Emojis are characters similar to any other alphabets and numbers. However, they do not appear in the standard keyboard layouts. Unicode Consortium, a non-profit organization, maintains the international character encoding standard for emoji and all other characters that you can type. This ensures that emojis maintain consistency across different devices and platforms, allowing users to type and share emojis seamlessly. However, you might have noticed that the same emoji appears differently across various applications and platforms. In this article, we explore various reasons on why a same emoji looks different across apps.
Example with Grinning Face Emoji
Each emoji symbol in Unicode has a unique hexadecimal codepoint. For example, Grinning Face emoji symbol is represented with U+1F600 in Unicode. Ideally, all apps/platforms should interpret this codepoint to same visual output like standard English letters like A or a. However, below is how the Grinning Face emoji looks on Windows and macOS in same Microsoft Word app and the browser display will look like this 😀.
Here are some of the reasons why apps show the emoji with different appearance.
1. Character Encoding for Apps and OS
As you know digital devices store characters in a binary format (0s and 1s). Character encoding is the mapping of each character (including emoji) from binary format to visually readably format. For example, this is called codepage in Windows operating system and Windows-1252 is the most commonly used codepage. However, these codepages are used only for the apps which do not support Unicode standardization as most apps follow UTF-8 or UTF-16 Unicode character encoding.
So, the emoji symbol will look different based on character encoding used by an app. The app can use the operating system’s setup, use its own setup or does not support emoji at all. In most cases, apps do not support Unicode standard will use the operating system’s character encoding based on the codepage. Note that you can also change the character encoding within apps like Microsoft Word.
2. Font Setup for Individual Apps
Besides character encoding, fonts give the actual graphical representation of text characters. Each font family consist of a set of glyphs or symbols that define the appearance of each character in a particular typeface. For example, Grinning Face will be changed as a big dark dot in Microsoft Excel when you use Webdings font. The same emoji will be changed to a floppy disk symbol when you change the font to Wingdings. As you can see, Microsoft Excel shows all emoji in black & white while Word shows them in color regardless of the fonts.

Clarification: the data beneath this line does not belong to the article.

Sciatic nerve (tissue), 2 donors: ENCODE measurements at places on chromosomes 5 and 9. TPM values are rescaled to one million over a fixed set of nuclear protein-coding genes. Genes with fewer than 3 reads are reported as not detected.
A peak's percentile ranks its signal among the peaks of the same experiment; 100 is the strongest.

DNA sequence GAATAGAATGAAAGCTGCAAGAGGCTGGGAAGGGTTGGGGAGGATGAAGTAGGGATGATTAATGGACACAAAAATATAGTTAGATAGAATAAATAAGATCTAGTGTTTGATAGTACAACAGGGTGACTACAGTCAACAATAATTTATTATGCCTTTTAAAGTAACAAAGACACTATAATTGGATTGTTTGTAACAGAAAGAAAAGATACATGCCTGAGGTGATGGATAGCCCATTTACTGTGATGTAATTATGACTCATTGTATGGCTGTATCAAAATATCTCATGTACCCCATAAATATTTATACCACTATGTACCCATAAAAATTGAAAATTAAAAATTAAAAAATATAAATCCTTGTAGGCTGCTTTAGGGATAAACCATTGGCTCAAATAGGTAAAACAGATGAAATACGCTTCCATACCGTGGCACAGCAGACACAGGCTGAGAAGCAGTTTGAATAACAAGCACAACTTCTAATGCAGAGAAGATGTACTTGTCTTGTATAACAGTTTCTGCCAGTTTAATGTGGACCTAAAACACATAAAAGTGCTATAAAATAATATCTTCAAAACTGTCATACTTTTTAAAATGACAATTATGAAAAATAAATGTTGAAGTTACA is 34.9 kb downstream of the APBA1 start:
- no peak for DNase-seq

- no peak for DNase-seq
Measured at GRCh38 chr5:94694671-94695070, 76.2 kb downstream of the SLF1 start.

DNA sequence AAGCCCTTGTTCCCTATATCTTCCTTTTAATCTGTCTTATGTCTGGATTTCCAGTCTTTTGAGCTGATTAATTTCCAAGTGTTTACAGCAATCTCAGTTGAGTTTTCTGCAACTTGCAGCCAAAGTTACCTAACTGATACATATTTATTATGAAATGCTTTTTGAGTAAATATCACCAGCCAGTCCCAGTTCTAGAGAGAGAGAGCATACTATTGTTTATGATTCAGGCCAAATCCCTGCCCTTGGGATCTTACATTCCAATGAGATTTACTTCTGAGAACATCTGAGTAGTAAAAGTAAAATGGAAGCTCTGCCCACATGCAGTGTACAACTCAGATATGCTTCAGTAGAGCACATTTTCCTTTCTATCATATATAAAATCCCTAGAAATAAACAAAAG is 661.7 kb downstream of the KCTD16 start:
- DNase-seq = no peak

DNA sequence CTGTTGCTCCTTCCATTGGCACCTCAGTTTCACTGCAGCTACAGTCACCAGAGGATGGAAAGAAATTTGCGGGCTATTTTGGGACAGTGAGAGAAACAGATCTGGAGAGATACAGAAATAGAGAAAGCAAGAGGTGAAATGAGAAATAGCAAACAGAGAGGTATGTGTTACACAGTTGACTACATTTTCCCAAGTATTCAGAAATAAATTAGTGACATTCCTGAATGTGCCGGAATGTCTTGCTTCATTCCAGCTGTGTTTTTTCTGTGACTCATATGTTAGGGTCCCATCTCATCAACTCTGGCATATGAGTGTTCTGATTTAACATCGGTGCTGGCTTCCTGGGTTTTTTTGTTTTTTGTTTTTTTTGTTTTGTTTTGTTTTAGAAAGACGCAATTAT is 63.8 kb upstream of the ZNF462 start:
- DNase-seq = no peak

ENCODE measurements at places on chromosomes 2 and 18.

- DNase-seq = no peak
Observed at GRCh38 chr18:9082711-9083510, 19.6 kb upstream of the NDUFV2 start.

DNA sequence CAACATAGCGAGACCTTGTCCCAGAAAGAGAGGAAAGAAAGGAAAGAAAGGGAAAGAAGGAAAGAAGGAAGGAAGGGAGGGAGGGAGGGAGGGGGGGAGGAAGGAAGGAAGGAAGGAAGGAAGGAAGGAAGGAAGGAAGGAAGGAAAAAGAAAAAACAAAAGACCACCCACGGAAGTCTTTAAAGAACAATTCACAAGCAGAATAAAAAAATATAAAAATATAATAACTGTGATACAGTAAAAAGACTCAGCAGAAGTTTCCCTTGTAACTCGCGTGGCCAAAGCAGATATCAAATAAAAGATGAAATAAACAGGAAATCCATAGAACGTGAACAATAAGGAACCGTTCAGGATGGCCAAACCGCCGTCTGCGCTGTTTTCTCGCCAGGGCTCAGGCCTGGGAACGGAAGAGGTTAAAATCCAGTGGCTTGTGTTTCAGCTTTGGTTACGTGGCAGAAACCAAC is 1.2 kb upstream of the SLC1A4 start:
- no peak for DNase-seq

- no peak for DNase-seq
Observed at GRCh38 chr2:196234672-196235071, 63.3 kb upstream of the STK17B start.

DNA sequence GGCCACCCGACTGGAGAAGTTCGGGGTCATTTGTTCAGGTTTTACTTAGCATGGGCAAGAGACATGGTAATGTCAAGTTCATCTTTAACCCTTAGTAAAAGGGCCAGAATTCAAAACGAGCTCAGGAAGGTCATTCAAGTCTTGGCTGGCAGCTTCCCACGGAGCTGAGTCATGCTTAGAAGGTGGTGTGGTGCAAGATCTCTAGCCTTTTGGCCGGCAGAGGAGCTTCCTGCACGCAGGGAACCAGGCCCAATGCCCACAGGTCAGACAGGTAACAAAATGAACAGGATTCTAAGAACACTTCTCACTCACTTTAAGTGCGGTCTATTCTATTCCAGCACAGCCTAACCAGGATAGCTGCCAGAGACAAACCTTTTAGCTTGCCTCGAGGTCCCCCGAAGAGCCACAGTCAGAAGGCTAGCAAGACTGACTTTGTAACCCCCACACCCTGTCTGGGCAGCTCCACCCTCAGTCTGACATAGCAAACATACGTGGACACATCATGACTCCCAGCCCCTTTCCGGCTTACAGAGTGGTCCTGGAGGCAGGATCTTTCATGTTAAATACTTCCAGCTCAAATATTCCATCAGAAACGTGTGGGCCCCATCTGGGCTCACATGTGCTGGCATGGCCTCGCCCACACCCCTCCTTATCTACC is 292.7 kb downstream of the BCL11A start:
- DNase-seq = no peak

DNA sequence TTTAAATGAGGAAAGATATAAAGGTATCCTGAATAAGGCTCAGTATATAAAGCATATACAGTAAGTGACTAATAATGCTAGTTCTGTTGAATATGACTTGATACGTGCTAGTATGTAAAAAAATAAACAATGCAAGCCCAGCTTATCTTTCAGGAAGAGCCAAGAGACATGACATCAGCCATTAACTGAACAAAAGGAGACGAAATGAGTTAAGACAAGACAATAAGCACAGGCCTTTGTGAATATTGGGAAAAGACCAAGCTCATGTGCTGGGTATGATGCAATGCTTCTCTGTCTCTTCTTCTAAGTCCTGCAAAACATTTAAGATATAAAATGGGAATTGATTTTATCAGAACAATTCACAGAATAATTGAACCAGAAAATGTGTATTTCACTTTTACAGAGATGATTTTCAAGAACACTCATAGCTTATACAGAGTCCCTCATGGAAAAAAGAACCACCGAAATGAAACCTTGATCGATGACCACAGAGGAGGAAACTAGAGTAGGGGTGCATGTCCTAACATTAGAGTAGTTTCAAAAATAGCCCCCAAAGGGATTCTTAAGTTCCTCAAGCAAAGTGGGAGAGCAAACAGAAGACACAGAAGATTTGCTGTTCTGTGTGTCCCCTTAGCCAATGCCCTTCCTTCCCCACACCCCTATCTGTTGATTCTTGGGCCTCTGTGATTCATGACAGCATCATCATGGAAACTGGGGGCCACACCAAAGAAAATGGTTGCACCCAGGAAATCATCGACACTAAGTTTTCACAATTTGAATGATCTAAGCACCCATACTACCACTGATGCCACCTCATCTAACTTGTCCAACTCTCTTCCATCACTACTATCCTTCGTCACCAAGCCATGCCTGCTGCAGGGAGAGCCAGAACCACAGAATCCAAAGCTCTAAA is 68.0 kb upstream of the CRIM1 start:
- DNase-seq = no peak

Though commonly used font families like Verdana, Calibri, etc. will show the emoji based with similar appearance, non-standard fonts can completely change the appearance. Remember that you can change the font to a standard font and make the symbol visible again as a Grinning Face.
3. Branding of Emoji by Corporates
This is the major reason why emoji looks different across apps. Corporate companies and design platforms deliberately design emojis with distinctive artistic interpretation. This is basically done to align with their overall branding and app’s user interface. For example, Apple, Google, Microsoft and Twitter (X) each have their own emoji design styles, resulting in large variations in color, shape, and expression. In addition, individual app developers also have the flexibility to interpret and display emojis in their own unique way.
Below is how the Grinning Face will look on different company’s platforms/apps.
|iOS, macOS, iPadOS, etc.
|Android, ChromeOS, etc.
4. Based on App Developer’s Design
Since the App Stores are controlled by Google and Apple, app developers need to follow the guidelines provided by these companies including the recommendations for emoji implementation. These guidelines include details on size, spacing, and stylistic elements, influencing how emojis appear on a given app. Developers may choose to follow these guidelines or deviate to some extent or follow Unicode standard leading to variations in the visual representation of emojis within an app.
5. Other Aspects
Besides the above factors, there are few additional reasons why an emoji looks different in certain apps.
- Unicode Consortium periodically releases new emoji updates, introducing new symbols and refining existing ones. Most apps and platforms need time to adopt these changes and the new emoji will look like a rectangle box indicating they are not supported. Another problem is that any changes in existing emoji design may not be adopted by all platforms. So, the interpretation of these updates can differ among platforms, contributing to variations in how emojis look.
- Digital devices use different rendering engines and display technologies. These variations can lead to differences in the way emojis are presented. Variations in font rendering, color management and display resolution can impact the visual appearance of emojis across applications.
So, the difference in emoji appearance across apps is a result of a combination of factors like corporate branding guidelines, app developers design, character encoding and font setup. Though Unicode assigns a unique codepoint for each emoji for standardization purpose, it’s those corporate platforms and app developers who interpret the same codepoint with different appearances. That’s why we see deviations on different operating systems like Windows, macOS, iOS and Android as well as in popular apps like Facebook, WhatsApp, X or Microsoft Word.